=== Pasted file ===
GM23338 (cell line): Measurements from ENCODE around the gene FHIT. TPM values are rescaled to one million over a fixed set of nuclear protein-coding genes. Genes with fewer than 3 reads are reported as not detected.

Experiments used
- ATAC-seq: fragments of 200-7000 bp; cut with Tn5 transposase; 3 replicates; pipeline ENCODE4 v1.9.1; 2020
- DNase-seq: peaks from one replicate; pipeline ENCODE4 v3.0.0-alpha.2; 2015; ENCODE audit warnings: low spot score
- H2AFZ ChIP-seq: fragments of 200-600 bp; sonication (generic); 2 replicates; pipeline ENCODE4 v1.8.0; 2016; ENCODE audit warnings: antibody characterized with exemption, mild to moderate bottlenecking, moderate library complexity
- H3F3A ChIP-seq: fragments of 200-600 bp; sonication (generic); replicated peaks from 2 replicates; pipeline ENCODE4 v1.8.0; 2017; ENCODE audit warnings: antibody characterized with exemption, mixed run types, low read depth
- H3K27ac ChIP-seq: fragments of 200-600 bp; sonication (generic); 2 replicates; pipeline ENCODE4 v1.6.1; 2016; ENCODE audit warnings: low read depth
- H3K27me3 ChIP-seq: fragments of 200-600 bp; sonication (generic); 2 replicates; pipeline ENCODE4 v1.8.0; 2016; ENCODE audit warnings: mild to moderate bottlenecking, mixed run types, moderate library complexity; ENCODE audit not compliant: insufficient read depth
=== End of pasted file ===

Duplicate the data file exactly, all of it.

GM23338 (cell line): Measurements from ENCODE around the gene FHIT. TPM values are rescaled to one million over a fixed set of nuclear protein-coding genes. Genes with fewer than 3 reads are reported as not detected.

Experiments used
- ATAC-seq: fragments of 200-7000 bp; cut with Tn5 transposase; 3 replicates; pipeline ENCODE4 v1.9.1; 2020
- DNase-seq: peaks from one replicate; pipeline ENCODE4 v3.0.0-alpha.2; 2015; ENCODE audit warnings: low spot score
- H2AFZ ChIP-seq: fragments of 200-600 bp; sonication (generic); 2 replicates; pipeline ENCODE4 v1.8.0; 2016; ENCODE audit warnings: antibody characterized with exemption, mild to moderate bottlenecking, moderate library complexity
- H3F3A ChIP-seq: fragments of 200-600 bp; sonication (generic); replicated peaks from 2 replicates; pipeline ENCODE4 v1.8.0; 2017; ENCODE audit warnings: antibody characterized with exemption, mixed run types, low read depth
- H3K27ac ChIP-seq: fragments of 200-600 bp; sonication (generic); 2 replicates; pipeline ENCODE4 v1.6.1; 2016; ENCODE audit warnings: low read depth
- H3K27me3 ChIP-seq: fragments of 200-600 bp; sonication (generic); 2 replicates; pipeline ENCODE4 v1.8.0; 2016; ENCODE audit warnings: mild to moderate bottlenecking, mixed run types, moderate library complexity; ENCODE audit not compliant: insufficient read depth